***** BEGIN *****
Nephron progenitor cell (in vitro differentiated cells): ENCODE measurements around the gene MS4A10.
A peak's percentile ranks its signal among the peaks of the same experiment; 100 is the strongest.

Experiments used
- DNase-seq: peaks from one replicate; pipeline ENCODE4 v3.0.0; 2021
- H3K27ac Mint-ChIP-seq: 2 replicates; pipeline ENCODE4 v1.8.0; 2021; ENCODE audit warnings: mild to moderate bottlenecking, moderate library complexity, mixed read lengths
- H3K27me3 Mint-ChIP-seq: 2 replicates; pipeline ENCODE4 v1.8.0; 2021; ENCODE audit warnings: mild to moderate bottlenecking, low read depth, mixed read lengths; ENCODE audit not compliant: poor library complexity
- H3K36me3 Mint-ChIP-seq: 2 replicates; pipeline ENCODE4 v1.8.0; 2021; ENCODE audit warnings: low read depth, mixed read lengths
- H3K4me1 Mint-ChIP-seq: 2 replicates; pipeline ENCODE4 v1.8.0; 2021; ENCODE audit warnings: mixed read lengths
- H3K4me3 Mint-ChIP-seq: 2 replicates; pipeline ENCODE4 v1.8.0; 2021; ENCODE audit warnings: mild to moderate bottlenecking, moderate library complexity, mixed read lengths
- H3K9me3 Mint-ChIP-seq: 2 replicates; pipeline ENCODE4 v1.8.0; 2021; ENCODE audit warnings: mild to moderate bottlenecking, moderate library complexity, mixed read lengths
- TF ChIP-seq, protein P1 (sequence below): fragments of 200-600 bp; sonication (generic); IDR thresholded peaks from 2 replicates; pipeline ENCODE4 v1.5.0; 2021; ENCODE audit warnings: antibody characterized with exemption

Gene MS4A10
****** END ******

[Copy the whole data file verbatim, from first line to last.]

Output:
Nephron progenitor cell (in vitro differentiated cells): ENCODE measurements around the gene MS4A10.
A peak's percentile ranks its signal among the peaks of the same experiment; 100 is the strongest.

Experiments used
- DNase-seq: peaks from one replicate; pipeline ENCODE4 v3.0.0; 2021
- H3K27ac Mint-ChIP-seq: 2 replicates; pipeline ENCODE4 v1.8.0; 2021; ENCODE audit warnings: mild to moderate bottlenecking, moderate library complexity, mixed read lengths
- H3K27me3 Mint-ChIP-seq: 2 replicates; pipeline ENCODE4 v1.8.0; 2021; ENCODE audit warnings: mild to moderate bottlenecking, low read depth, mixed read lengths; ENCODE audit not compliant: poor library complexity
- H3K36me3 Mint-ChIP-seq: 2 replicates; pipeline ENCODE4 v1.8.0; 2021; ENCODE audit warnings: low read depth, mixed read lengths
- H3K4me1 Mint-ChIP-seq: 2 replicates; pipeline ENCODE4 v1.8.0; 2021; ENCODE audit warnings: mixed read lengths
- H3K4me3 Mint-ChIP-seq: 2 replicates; pipeline ENCODE4 v1.8.0; 2021; ENCODE audit warnings: mild to moderate bottlenecking, moderate library complexity, mixed read lengths
- H3K9me3 Mint-ChIP-seq: 2 replicates; pipeline ENCODE4 v1.8.0; 2021; ENCODE audit warnings: mild to moderate bottlenecking, moderate library complexity, mixed read lengths
- TF ChIP-seq, protein P1 (sequence below): fragments of 200-600 bp; sonication (generic); IDR thresholded peaks from 2 replicates; pipeline ENCODE4 v1.5.0; 2021; ENCODE audit warnings: antibody characterized with exemption

Gene MS4A10